Analysts have long highlighted Iran’s imminent return to the oil market as a major headwind for prices.
Especially because Iran was keen on pumping a bunch of oil as soon as sanctions were lifted (which they again seemed to indicate at December’s OPEC meeting.)
But as their return date fast approaches, Iran has dialed down on the aggressive talk of flooding the zone with its oil:
Iran “would not seek to distort the markets,” the energy minister Bijan Zanganeh stated earlier this month.
“We will be more subtle in our approach and may gradually increase output. … I have to say that there is no room to push prices down any further, given the level where they are, ” Mohsen Qamsari, director general for international affairs of the National Iranian Oil Company (NIOC), told Reuters last week.
“This marks something of a shift from previous Iranian statements suggesting that the country was coming back to the oil markets with a vengeance and that they would not hold any barrels back, irrespective of the price consequences,” observed the RBC Capital Markets team led by Helima Croft.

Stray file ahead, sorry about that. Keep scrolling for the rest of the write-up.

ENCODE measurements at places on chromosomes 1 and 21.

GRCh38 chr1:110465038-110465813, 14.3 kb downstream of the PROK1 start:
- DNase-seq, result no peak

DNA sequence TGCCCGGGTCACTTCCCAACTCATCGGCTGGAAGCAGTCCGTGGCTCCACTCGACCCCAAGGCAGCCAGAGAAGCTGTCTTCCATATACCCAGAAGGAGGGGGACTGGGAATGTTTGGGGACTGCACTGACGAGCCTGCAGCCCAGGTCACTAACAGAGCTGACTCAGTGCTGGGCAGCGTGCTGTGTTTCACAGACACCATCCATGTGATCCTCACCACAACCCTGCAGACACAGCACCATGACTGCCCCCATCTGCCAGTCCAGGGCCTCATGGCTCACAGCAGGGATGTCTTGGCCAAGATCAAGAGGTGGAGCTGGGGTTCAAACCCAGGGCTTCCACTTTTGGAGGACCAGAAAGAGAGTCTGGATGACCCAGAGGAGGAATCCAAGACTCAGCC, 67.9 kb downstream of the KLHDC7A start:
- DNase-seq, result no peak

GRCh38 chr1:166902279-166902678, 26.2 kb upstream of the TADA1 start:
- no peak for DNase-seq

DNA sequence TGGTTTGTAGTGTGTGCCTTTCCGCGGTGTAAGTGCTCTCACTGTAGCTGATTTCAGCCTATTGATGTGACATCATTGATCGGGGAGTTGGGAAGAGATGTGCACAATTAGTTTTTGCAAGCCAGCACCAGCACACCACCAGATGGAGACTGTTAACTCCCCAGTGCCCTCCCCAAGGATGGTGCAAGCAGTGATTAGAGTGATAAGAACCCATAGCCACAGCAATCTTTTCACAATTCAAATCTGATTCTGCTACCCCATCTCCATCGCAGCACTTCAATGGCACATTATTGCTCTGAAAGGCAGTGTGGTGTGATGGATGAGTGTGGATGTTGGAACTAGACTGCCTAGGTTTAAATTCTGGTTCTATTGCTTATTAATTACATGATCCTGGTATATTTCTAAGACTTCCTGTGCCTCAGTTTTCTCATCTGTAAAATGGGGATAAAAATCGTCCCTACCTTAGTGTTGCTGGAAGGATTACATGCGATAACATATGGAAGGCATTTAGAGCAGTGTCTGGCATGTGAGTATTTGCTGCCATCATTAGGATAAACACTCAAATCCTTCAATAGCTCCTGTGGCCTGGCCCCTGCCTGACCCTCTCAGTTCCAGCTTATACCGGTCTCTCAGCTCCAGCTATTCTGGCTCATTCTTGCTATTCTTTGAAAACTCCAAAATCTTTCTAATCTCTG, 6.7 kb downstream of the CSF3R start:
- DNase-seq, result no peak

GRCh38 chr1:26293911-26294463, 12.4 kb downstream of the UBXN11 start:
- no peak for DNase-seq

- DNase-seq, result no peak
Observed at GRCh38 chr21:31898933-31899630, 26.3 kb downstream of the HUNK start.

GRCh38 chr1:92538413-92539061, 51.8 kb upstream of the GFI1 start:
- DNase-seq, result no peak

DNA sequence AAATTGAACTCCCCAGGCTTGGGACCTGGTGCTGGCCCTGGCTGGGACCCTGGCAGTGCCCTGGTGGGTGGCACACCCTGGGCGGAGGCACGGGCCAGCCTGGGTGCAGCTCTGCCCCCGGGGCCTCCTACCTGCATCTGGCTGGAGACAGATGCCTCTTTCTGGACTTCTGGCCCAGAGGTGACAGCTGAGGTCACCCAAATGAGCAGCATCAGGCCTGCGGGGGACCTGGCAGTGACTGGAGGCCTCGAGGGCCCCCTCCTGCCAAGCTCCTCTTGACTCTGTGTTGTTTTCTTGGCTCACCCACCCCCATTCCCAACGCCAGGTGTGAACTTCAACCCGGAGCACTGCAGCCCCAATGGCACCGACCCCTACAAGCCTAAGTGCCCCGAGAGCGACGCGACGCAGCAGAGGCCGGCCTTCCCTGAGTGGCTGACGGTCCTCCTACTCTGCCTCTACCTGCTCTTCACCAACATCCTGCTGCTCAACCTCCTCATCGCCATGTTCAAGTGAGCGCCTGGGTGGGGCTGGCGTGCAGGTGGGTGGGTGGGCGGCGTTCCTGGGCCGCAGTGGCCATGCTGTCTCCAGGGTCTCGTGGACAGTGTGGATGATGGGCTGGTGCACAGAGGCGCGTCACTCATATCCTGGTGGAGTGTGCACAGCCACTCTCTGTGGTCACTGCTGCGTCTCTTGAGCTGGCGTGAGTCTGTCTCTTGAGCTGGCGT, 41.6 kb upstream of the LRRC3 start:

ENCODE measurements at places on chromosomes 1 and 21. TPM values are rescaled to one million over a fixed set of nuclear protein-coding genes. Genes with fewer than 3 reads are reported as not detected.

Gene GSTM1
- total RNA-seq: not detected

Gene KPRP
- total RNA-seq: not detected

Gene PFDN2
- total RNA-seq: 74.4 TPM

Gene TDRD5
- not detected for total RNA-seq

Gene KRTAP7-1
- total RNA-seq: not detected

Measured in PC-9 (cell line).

“It is too soon to say whether this is anything more than a rhetorical shift, but we not believe that they can pull a rabbit out of a hat and get their ageing fields to produce more than an additional 500 kb/d without a new wave of investment,” they added.
Notably, this shift in rhetoric comes at a time when things aren’t going so great with oil prices.
Oil has been hovering in the low $30’s per barrel range, and even crashed below $30/barrel on Tuesday for the first time since December 2003. Currently, WTI is trading around $31.11 per barrel, while Brent is trading around $31.54 per barrel.
And low oil prices aren’t exactly ideal for Iran, a
s Oppenheimer’s James Schumm recently noted in a research report:
“Though low oil prices hurt Saudi Arabia, they negatively impact Iran in a much greater way and it crimps Iran’s ability to fund sectarian uprisings in Saudi Arabia’s backyard. Essentially, [the Saudis] are forcing Iran to choose between higher oil prices and the economic prosperity that comes with it, and the desire to foment Shia uprisings in the Middle East. In essence we believe Saudi Arabia and Iran are fighting a war without tanks and jets but one with oil prices.”
Still, it’s important to note that rhetoric is rhetoric — not action.
So even though Iran toned down the aggressive language, ultimately what’s more important is what they actually do if/when sanctions are lifted.
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